Friday, August 22nd, 2014
The University of Copenhagen’s Natural History Museum has found a unique treasure in its stores: 55 barnacle specimens personally assembled and labeled by Charles Darwin. It all began, as so few things do but many should, with a 160-million-year-old Diplodocus skeleton.
Misty is the skeleton of a Diplodocus longus discovered by the teenage sons of German paleontologist Raimond Albersdörfer during a 2009 excavation in Dana Quarry near the town of Ten Sleep, Wyoming. The young men wanted the chance to find something, so to keep them out of his hair their father shooed them away from his excavation site to go dig in an area where he thought they might unearth an innocuous fragment or two. By the end of the day they had unearthed a bone so big the two of them couldn’t carry it. Dad shifted his attention to his sons’ find and excavated almost the entire 56-foot-long skeleton of the dinosaur.
Because it was found on private land, there were no legal barriers to the fossil’s export and sale. After the bones were conserved in the US, they were sent to the Netherlands for assembly and then to London for auction. One of only six nearly intact Diplodocus fossils known, Misty was acquired on November 27th, 2013 for $651,100. Two weeks later, the anonymous buyer revealed itself to be the Natural History Museum of Denmark which was able to afford the pricey giant thanks to a donation from the Obel Family Foundation.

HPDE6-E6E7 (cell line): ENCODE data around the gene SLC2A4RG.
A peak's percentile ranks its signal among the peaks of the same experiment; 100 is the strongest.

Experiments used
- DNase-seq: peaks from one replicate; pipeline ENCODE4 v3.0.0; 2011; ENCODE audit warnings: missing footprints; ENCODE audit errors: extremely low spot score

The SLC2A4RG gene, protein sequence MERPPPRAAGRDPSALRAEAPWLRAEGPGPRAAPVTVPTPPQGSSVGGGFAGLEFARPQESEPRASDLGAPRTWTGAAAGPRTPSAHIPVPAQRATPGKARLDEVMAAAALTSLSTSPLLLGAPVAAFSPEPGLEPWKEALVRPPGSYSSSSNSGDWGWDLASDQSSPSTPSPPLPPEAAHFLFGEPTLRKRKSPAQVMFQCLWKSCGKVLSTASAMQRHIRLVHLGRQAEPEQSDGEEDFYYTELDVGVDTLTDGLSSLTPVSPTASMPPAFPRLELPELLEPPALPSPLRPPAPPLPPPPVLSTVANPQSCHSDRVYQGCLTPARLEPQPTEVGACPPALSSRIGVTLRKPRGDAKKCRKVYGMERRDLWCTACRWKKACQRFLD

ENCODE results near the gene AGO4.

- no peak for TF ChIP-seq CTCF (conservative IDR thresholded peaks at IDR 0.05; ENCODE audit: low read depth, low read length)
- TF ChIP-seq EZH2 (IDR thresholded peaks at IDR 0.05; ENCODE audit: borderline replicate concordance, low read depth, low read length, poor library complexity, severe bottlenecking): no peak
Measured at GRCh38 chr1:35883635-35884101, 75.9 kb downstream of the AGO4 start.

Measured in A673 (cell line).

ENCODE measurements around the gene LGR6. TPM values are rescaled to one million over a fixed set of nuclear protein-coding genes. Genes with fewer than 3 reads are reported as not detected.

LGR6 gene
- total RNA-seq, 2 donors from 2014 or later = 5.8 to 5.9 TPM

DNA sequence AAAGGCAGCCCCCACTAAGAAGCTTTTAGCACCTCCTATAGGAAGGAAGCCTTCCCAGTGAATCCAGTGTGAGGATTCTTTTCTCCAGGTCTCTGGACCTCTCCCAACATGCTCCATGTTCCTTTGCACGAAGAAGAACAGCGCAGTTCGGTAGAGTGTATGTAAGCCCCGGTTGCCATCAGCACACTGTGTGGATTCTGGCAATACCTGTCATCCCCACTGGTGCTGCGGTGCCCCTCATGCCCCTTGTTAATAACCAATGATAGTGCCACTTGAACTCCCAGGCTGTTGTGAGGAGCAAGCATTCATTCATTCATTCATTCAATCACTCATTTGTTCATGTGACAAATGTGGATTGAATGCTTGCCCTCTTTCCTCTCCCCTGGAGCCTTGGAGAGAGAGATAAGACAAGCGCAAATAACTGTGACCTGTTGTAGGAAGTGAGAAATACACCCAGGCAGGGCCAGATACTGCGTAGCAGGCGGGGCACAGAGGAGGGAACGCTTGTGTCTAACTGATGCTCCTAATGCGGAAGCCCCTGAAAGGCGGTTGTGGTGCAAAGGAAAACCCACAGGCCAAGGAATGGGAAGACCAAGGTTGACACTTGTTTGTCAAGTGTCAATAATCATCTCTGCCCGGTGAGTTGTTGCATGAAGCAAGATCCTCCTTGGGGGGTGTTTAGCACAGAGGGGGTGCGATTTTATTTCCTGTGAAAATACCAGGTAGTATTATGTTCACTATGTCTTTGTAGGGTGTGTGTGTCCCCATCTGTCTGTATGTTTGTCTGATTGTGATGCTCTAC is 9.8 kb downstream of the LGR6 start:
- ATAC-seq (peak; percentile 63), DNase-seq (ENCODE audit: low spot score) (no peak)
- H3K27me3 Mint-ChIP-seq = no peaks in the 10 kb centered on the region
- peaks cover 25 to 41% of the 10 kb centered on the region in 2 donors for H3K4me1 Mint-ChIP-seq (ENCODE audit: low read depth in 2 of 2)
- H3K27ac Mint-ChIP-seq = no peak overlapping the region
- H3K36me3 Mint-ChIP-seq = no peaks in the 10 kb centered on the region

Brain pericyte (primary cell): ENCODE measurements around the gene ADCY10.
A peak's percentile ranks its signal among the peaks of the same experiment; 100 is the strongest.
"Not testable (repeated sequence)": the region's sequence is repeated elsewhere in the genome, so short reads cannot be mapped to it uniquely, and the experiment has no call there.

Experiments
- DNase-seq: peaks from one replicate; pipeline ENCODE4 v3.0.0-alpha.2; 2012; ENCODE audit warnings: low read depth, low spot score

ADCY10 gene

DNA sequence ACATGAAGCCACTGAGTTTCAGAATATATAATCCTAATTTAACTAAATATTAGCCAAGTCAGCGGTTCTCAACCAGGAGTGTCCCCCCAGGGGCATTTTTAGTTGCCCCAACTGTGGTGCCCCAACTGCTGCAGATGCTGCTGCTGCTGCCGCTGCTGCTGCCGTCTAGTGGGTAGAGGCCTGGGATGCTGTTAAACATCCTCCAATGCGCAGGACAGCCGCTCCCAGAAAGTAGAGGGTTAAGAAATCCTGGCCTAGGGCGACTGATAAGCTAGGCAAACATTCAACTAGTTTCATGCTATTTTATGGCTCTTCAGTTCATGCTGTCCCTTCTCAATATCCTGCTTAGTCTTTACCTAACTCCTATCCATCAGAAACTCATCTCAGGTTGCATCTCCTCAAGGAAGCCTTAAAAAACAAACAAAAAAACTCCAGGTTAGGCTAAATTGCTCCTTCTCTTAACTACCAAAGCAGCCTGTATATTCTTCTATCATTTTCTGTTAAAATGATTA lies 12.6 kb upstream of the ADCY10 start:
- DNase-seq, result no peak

To properly welcome Misty, the museum planned its largest exhibition ever around her. The Precious (or The Cherished, should your Danish tend less towards the Tolkien) would showcase the museum’s most precious (hence the name) objects alongside their most recent acquisition, items that have been in storage for years unavailable to the public, the best of the best specimens from the fields of zoology, geology, botany, and paleontology: a Dodo skull, a stuffed Great Auk, a collection of snails assembled by Hans Christian Andersen during his travels in Denmark, a meteorite that fell in 1749. The focus of the exhibition is the full context of the objects, their natural and human history, how they came into existence coupled with how they came to the museum.